This year for Halloween, Primetimer is plumbing the depths of television's past to come up with the scariest TV episodes we've ever seen. And we're not just talking the usual suspects for horror — Buffy, The X-Files, The Twilight Zone — we're talking about shows that weren't usually out to frighten their fans. Because sometimes TV can get really weird. And unsettling. And straight-up terrifying.
In the larger universe of Webster, "Burn-Out," which aired early in the show's second season, was a bit of a narrative reset for the show, enabling the family — ex-football player George Papadapolis (Alex Karras), his wealthy socialite wife Katherine (Susan Clark), and their exceedingly adorable adopted son Webster (Emmanuel Lewis) — to vacate the apartment that was their home for the first season and a half and trade it in for the spooky old mansion that practically became a member of the main cast, packed as it was with secret passageways and hidden rooms. But the catalyst for getting the family there, which involved a defective chemistry set and the sweet-faced child who took it without asking, spawned one of the most terrifying episodes of '80s television ever. Especially for a 5-year-old with an intense fear of fire.
It's safe to say that much of this episode, as with much of Webster in general, doesn't hold up three decades later. Emmanuel Lewis's wide-eyed mugging definitely wouldn't play to a 2019 audience, and the supporting cast is comprised entirely of broad caricatures. Viewed through the eyes of an adult, the episode's actual plot is ludicrous, starting with the establishing shot of the Papadapolis' toy-filled living room.
The toys are there, as Katherine Papadopolis blithely explains to Webster, because she's doing a work-related investigation of consumer complaints. Put another way: for some reason, a woman who serves as legal guardian to a seven-year-old sees nothing wrong with temporarily filling her living room with defective, dangerous, and otherwise forbidden toys, nor does she directly warn Webster not to touch anything. In fact, Katherine and George even encourage him to play with the toys.
Webster is relatively indifferent to the chemistry set at first, which tracks with how, by the mid-'80s, chemistry sets were going out of fashion. Indeed, the consumer complaint triggered by the chemistry set is that it's "boring." (Curiously, there is no complaint about the fact that the set comes with explosive chemicals and a pack of matches.) But George's nostalgic rhapsodizing about a boyhood spent building model rockets intrigues Webster enough to sneak the set back to his room for further exploration, with predictable consequences. Before hastily abandoning the set mid-experiment, Webster unwittingly sets the stage for a fire that will ultimately engulf the entire apartment.
And here's where the true nightmare begins. Hours pass before a spark from Webster's hastily blown-out "safety" match ignites the chemistry set's flammable chemicals. Webster awakes, coughing, to a blaring smoke detector and a room full of flames. The episode is instructive to a heavy-handed degree as far as showing children what to do in the event of a fire, but thanks to the well-executed practical effects, the terrifying experience of watching Webster's childhood possessions disintegrate as he bolts from the room almost negates any useful lessons to be derived from viewing this episode.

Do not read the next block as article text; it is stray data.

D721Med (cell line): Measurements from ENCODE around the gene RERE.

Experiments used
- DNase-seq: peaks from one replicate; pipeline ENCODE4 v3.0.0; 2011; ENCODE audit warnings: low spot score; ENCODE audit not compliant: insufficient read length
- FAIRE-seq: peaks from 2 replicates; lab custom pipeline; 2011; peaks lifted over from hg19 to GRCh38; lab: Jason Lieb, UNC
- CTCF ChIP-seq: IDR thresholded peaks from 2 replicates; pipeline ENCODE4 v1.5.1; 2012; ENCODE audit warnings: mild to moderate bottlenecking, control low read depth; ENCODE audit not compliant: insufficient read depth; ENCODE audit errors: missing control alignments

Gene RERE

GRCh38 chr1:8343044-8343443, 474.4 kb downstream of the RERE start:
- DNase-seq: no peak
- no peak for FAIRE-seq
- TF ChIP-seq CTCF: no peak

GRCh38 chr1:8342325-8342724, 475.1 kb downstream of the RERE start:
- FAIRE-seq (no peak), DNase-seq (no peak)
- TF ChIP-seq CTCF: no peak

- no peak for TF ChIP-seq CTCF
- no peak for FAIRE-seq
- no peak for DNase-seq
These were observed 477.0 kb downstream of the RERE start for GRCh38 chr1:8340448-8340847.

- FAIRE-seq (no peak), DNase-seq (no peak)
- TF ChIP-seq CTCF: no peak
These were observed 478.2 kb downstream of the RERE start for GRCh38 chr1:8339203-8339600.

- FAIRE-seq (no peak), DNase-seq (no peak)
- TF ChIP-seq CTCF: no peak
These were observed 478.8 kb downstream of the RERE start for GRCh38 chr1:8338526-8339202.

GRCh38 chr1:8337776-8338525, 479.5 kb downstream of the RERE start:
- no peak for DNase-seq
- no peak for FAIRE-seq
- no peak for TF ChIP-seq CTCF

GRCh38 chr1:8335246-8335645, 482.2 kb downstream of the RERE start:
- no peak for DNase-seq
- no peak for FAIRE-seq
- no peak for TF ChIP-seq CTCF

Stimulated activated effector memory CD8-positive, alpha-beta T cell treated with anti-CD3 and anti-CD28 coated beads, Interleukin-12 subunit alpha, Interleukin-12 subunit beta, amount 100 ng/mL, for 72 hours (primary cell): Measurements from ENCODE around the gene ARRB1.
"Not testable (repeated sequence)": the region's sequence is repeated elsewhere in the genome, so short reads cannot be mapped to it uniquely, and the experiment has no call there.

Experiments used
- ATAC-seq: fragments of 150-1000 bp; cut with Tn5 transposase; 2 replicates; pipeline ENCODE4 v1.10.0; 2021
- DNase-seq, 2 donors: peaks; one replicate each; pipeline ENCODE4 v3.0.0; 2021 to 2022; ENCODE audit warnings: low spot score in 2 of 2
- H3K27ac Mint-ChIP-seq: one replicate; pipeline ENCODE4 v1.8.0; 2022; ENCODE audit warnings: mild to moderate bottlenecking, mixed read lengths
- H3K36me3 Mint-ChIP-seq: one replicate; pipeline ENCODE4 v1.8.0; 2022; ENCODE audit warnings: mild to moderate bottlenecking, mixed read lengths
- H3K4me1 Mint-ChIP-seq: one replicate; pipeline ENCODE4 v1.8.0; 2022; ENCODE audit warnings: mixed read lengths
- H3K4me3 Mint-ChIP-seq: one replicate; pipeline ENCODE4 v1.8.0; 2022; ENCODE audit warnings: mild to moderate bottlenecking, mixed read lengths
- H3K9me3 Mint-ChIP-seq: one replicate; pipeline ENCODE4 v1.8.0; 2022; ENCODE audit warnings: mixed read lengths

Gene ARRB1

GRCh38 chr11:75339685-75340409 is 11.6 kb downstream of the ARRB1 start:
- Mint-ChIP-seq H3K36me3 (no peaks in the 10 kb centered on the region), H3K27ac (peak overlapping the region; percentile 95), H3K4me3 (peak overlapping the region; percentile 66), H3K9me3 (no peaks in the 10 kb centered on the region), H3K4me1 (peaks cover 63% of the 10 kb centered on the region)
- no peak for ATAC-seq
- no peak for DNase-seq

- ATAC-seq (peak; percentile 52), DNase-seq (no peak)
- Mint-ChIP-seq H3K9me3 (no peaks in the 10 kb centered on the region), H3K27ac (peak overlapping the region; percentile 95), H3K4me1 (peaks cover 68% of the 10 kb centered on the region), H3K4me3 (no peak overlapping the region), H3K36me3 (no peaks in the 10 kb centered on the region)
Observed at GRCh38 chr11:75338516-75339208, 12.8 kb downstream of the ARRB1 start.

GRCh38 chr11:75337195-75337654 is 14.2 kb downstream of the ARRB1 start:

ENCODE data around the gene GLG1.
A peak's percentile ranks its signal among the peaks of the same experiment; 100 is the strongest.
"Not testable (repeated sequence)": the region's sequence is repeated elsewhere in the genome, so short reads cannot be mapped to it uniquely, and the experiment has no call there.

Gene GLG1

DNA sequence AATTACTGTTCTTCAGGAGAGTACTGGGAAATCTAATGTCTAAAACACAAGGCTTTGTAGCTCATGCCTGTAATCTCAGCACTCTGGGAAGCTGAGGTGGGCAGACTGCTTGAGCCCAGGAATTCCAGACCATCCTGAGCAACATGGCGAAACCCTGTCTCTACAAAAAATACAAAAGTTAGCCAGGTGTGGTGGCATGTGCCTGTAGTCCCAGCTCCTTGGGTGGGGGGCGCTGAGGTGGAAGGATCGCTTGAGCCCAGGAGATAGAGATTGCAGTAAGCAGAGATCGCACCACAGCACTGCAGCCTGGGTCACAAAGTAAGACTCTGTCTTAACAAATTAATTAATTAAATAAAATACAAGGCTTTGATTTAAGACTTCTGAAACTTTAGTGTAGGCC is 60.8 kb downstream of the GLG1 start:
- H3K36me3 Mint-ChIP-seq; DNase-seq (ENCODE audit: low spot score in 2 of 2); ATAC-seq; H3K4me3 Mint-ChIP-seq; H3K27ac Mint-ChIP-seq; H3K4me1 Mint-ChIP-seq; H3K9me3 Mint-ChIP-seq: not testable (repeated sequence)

When Webster — painfully tiny in his footie pajamas — sprints back into the flames to retrieve the only photographs he has of his deceased parents, there is an awful moment where it really does seem his life is in danger. While it wasn't completely unheard of to kill off the character whose name served as the title of an '80s family sitcom, it would have been a bridge too far to incinerate an eponymous child character. Still, the scene is so shocking that it's easy to forget in the moment. And even if you're sure Webster's going to be okay, it's not a given that George, who runs in after him and has to pry him away from the flaming bookshelf, will be as lucky. But they're lucky: Webster is completely fine, George suffers only a minor burn on his hand, and the beloved "memento box" is unscathed.
However intense the actual fire and ensuing escape might have been, things get even more unsettling when Webster, George, and Katherine return to their apartment once the fire is out. Few sitcoms of the era dared to wreak this level of destruction on their protagonists. As the camera slowly pans around the once-familiar luxury condo, now blackened and coated in ash, it sinks in that the family has lost everything.
Although George and Katherine are quick to assure Webster that they still have the most important thing — each other — there's no denying that losing every single possession would take an emotional toll on a real-life family. And a child, confronted with the hypothetical of losing their own toys, clothing, and mementos, would never so much as look at a book of matches or a chemistry set ever again, lest their own environs be as thoroughly devastated as Webster's.
Of course, Webster was a sitcom, and a relatively lighthearted one at that, so by the next episode, the family had found a new home and new possessions, and they rarely had occasion to mention fires, chemistry sets, or the old apartment again. But when it came to 1980s TV, Webster's terrifying fire and its devastating aftermath remained irrevocably burned into the minds of a generation of young viewers.
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Jessica Liese has been writing and podcasting about TV since 2012. Follow her on Twitter at @HaymakerHattie.